After Fliess failed to respond to Freud's offer of collaboration over publication of his Three Essays on the Theory of Sexuality in , their relationship came to an end. Stanley Hall , Carl Jung ; back row: The title "professor extraordinarius"  was important to Freud for the recognition and prestige it conferred, there being no salary or teaching duties attached to the post he would be granted the enhanced status of "professor ordinarius" in His conversion to psychoanalysis is variously attributed to his successful treatment by Freud for a sexual problem or as a result of his reading The Interpretation of Dreams, to which he subsequently gave a positive review in the Viennese daily newspaper Neues Wiener Tagblatt.
Kahane had attended the same secondary school and both he and Reitler went to university with Freud. They had kept abreast of Freud's developing ideas through their attendance at his Saturday evening lectures. In it, he provided an outline of Freud's psychoanalytic method.
Adler, regarded as the most formidable intellect among the early Freud circle, was a socialist who in had written a health manual for the tailoring trade. He was particularly interested in the potential social impact of psychiatry. The gatherings followed a definite ritual.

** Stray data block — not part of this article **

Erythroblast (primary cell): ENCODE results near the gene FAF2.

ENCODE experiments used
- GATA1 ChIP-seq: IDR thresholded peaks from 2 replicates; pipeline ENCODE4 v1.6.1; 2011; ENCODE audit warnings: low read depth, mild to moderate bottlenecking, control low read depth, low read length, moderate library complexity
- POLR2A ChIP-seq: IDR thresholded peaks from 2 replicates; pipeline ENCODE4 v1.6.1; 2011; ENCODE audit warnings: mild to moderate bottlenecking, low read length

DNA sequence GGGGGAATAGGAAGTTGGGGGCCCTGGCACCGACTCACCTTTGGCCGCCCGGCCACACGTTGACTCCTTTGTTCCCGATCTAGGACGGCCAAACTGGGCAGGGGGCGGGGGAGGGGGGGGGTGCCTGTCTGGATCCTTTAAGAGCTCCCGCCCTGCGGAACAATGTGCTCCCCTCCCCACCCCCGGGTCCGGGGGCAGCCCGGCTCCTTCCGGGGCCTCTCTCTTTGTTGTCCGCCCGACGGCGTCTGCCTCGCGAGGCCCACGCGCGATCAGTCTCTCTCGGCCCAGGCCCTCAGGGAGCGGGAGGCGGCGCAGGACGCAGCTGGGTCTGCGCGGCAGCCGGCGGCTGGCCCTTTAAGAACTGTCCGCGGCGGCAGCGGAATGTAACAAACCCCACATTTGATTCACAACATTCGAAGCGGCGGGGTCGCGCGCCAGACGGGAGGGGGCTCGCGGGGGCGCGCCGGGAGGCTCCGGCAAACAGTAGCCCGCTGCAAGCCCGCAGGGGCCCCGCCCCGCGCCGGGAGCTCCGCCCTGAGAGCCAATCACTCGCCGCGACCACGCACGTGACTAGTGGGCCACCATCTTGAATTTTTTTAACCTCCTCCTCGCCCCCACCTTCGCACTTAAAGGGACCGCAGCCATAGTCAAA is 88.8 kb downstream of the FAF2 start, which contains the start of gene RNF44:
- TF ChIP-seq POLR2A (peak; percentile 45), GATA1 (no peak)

First one of the members would present a paper. Then, black coffee and cakes were served; cigar and cigarettes were on the table and were consumed in great quantities.
After a social quarter of an hour, the discussion would begin. The last and decisive word was always spoken by Freud himself. There was the atmosphere of the foundation of a religion in that room. Freud himself was its new prophet who made the heretofore prevailing methods of psychological investigation appear superficial.
In , reflecting its growing institutional status, the Wednesday group was renamed the Vienna Psychoanalytic Society. Both women would go on to make important contributions to the work of the Russian Psychoanalytic Society founded in This meeting, which was retrospectively deemed to be the first International Psychoanalytic Congress,  was convened at the suggestion of Ernest Jones , then a London-based neurologist who had discovered Freud's writings and begun applying psychoanalytic methods in his clinical work.